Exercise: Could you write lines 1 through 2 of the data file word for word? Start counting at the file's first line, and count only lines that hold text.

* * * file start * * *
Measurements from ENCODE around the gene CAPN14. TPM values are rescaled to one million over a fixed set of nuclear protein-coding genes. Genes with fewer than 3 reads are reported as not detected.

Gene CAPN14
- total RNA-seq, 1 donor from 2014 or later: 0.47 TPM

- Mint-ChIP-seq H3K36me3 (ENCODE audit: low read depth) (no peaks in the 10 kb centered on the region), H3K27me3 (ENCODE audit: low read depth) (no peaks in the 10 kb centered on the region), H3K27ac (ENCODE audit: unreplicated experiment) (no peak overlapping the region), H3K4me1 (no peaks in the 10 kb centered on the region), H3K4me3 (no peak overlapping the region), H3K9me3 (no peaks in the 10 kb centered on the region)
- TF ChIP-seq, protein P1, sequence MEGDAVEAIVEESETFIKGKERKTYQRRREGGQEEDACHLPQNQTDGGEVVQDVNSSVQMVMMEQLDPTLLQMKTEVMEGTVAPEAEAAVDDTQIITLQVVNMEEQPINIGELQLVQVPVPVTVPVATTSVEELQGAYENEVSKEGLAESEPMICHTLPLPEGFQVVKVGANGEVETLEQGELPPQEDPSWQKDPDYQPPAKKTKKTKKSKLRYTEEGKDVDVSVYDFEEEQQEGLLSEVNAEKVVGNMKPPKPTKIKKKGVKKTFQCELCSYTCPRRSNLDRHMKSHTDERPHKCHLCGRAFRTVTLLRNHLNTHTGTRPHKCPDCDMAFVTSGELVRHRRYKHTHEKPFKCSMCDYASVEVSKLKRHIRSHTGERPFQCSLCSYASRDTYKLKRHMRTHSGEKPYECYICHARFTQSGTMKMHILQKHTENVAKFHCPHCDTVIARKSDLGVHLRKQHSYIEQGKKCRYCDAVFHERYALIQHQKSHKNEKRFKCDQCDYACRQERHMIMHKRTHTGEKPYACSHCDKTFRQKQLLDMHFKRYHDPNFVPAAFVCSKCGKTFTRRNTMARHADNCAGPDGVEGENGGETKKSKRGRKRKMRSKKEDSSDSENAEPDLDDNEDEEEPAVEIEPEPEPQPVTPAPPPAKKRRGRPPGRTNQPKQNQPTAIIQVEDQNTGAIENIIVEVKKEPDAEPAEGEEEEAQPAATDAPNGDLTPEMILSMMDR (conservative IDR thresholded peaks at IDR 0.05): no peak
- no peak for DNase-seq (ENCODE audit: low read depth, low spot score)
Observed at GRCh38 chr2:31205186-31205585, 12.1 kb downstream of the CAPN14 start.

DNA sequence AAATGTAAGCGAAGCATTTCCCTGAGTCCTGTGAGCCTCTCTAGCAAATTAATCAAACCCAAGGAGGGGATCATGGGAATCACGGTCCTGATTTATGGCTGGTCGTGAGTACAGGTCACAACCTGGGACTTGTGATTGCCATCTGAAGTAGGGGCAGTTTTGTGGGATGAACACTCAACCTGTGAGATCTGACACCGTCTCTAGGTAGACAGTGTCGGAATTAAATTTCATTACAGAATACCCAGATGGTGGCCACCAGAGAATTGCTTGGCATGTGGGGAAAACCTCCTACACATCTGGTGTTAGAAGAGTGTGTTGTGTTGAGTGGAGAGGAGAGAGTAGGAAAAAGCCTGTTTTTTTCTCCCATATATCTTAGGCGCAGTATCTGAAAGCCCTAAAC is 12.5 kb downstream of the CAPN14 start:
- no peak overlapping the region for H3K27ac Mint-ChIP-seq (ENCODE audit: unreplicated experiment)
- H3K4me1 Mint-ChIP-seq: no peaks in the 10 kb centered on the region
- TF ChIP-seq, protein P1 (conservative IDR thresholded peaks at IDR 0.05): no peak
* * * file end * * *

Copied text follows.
Measurements from ENCODE around the gene CAPN14. TPM values are rescaled to one million over a fixed set of nuclear protein-coding genes. Genes with fewer than 3 reads are reported as not detected.

Gene CAPN14